Archive
Architecture
Santa Fe ~ the Modern Pueblo (Mar, 1931)

Santa Fe ~ the Modern Pueblo

by E. DANA JOHNSON

Travelers visiting Santa Fe, New Mexico, are astonished to find ibis modern city built in an architectural style centuries old! Hotels, postoffice, schools, and private residences are constructed in the pueblo style of architecture developed by the Indians indigenous to the great Southwest.

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Spanish Peasants Live in Practical and Cool Subterranean Houses (Mar, 1930)

Kind of looks like a graveyard.

Spanish Peasants Live in Practical and Cool Subterranean Houses

PEASANTS at Mancha, Spain, and other parts of that country have met many of their residence problems by constructing subterranean homes which are particularly practical in escaping the heat of summer. The underground homes are extremely cool. The entrances are raised several inches above the ground level as shown in the accompanying photograph. Each under ground home is equipped with a chimney and ventilator. Stairs lead to the underground chamber or chambers.

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Artistic Hot Dog Stands Fostered by New Organization (Dec, 1929)

Artistic Hot Dog Stands Fostered by New Organization

DESIGNING and construction of artistic hot dog stands and filling stations is being fostered by the new National Stand Owners’ association of operators of roadside refreshment and motor service stations. Instead of waiting until the highways are further cluttered with temporary, nondescript eyesores, they have set out to dignify and stabilize their business by advocating more attractive and sanitary stations.

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School Built To Please Children (Apr, 1935)

School Built To Please Children

INDOOR and outdoor class rooms are now being combined and built around a huge playground and swimming pool in a new experimental school now being built in Los Angeles.

Built to induce the children to go to school because they want to rather than because they have to, classes will be conducted out-of-doors when the weather permits.

Ten classrooms will be built to form a semi-circle on each end. The sides will be completed with administrative offices and manual training rooms.

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Homes That Glow in the Dark (Feb, 1947)

Homes That Glow in the Dark

Modern lighting adopts fluorescence to achieve harmony of illumination with architectural design and decor Lighting for the modern home can be beautiful as well I as scientifically correct. Fluorescent lighting makes all this possible now; and gone forever are the days when fluorescent fixtures caused kitchen, bathroom, or living room to look like a hospital.

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She Caught The Bus (Apr, 1946)

She Caught The Bus and found a home. Thelma Burnette of Santa Monica, Calif., wasn’t phased by the housing shortage when she found she could buy a discarded double-decker from the Los Angeles Transit lines for fifty dollars. These pictures show what a bright girl can do with an old bus.

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LIVE DRAMA (May, 1962)

LIVE DRAMA is all you’ll see on this big screen. This is a new plastic house being built in Leningrad. Hot air fans heat it.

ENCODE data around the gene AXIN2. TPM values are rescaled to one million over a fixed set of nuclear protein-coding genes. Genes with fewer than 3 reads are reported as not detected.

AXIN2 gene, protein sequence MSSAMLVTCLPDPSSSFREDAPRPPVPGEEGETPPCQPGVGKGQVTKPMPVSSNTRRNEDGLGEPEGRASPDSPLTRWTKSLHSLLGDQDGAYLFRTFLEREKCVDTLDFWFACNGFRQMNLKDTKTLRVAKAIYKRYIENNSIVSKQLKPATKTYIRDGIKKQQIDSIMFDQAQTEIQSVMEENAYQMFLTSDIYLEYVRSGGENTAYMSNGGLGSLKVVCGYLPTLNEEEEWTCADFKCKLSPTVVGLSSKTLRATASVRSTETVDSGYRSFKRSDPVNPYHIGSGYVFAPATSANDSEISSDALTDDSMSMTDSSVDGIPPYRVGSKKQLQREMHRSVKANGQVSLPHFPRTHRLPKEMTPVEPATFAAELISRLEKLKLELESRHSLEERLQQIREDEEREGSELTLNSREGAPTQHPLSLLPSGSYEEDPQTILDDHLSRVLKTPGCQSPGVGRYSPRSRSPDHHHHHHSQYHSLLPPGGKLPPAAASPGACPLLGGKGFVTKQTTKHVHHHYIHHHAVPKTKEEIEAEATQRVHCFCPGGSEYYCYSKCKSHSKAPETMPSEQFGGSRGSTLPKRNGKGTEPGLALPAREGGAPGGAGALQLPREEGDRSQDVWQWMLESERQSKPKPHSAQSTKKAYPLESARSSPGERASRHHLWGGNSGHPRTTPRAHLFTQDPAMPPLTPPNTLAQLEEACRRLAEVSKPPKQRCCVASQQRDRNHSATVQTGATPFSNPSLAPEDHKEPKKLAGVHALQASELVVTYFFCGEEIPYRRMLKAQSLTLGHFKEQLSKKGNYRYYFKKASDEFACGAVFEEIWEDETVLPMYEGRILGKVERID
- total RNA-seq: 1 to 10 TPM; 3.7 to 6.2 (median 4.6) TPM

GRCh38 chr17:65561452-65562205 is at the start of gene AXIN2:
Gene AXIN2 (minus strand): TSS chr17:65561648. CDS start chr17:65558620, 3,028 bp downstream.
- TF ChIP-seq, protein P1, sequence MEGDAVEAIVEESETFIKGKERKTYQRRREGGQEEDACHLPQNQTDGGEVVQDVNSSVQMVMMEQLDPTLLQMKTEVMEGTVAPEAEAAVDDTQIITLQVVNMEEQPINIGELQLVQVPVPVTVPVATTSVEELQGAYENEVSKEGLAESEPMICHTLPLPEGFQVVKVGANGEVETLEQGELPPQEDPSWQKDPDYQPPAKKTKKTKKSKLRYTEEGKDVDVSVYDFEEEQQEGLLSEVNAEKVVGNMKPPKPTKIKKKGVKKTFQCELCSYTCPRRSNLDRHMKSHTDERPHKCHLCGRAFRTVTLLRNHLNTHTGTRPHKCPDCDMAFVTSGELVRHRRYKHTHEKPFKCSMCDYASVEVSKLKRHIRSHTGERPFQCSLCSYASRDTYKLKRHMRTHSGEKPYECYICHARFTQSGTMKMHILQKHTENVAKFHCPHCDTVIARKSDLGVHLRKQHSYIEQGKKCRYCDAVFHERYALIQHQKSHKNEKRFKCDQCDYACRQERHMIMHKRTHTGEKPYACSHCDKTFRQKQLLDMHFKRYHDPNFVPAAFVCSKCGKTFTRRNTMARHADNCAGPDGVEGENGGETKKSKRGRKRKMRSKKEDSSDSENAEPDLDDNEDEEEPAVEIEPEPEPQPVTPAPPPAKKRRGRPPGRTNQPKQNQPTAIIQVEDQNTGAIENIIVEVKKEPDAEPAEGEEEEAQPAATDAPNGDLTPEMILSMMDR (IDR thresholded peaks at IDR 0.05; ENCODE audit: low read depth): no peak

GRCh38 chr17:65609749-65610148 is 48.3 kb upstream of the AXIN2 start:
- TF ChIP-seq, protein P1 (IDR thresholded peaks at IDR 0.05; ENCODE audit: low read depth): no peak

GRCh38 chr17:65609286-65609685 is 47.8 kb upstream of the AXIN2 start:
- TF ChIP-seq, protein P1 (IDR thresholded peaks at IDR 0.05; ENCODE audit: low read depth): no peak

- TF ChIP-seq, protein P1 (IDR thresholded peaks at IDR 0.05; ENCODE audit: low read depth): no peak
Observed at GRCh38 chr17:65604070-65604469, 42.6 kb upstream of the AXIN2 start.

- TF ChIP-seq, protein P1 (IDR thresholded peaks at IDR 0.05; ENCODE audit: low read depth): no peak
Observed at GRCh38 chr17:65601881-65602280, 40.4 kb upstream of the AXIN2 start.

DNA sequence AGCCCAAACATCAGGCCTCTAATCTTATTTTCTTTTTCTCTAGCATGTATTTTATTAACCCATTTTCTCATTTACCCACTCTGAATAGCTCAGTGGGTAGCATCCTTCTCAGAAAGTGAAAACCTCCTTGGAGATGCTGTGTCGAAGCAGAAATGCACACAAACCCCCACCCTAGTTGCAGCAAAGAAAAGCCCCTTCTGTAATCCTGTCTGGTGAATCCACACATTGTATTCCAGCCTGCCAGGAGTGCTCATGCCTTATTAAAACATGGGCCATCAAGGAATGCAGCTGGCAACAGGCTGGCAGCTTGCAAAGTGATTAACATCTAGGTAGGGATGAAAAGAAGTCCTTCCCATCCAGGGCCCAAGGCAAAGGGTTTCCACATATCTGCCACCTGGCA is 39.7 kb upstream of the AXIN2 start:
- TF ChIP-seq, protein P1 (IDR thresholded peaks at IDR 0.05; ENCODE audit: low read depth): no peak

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House Of Salt Withstands Elements (Nov, 1936)

House Of Salt Withstands Elements
THE crystal-like structure which houses the Information Bureau at the Texas Centennial is formed from rock salt. More than 20 tons of salt were mined from the Dallas salt dome and transported by truck to the Centennial grounds where workmen laid the rocks in place to form the unusual building. Engineers who were in charge of its construction claim the salt will defy all elements for at least two years. Their claims were well substantiated recently when a 2-inch rainfall failed to shrink the building or weaken any of its masonry.

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“Radio City” will be Marvel of Architecture (Jun, 1931)

“Radio City” will be Marvel of Architecture

A glittering city within a city, covering three square blocks and costing the staggering total of $250,000,000—that’s the “Radio City” which will begin next month to rise in New York, the project of John D. Rockefeller, Jr. Details of this architectural marvel are set forth in this article.

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Five-Story Steel Ball Makes Novel Hospital (Jan, 1929)

Five-Story Steel Ball Makes Novel Hospital

RESEMBLING a strange machine from another planet, a huge steel ball standing five stories high is being erected at Cleveland, Ohio, so that persons suffering from diabetes may be given treatment under ideal conditions.

In the strange spherical “health hotel,” patients will live constantly in an atmosphere of high oxygen content, maintained at a pressure of 30 pounds per square inch, twice that of the normal atmosphere.

There are five floors inside the tank. An elevator in the center of the tank connects the different levels. Each of the private rooms is furnished like that in a modern hotel. Light enters through windows shaped like portholes to resist the pressure.

The treatment tank was designed in the shape of a ball so that air-tight seams could be secured more easily.

Air under 30 pounds pressure will be maintained, and the temperature and humidity will be carefully regulated. A large refrigerating plant has been built for cooling air as it leaves the compressors, and a drying plant will remove excess moisture.

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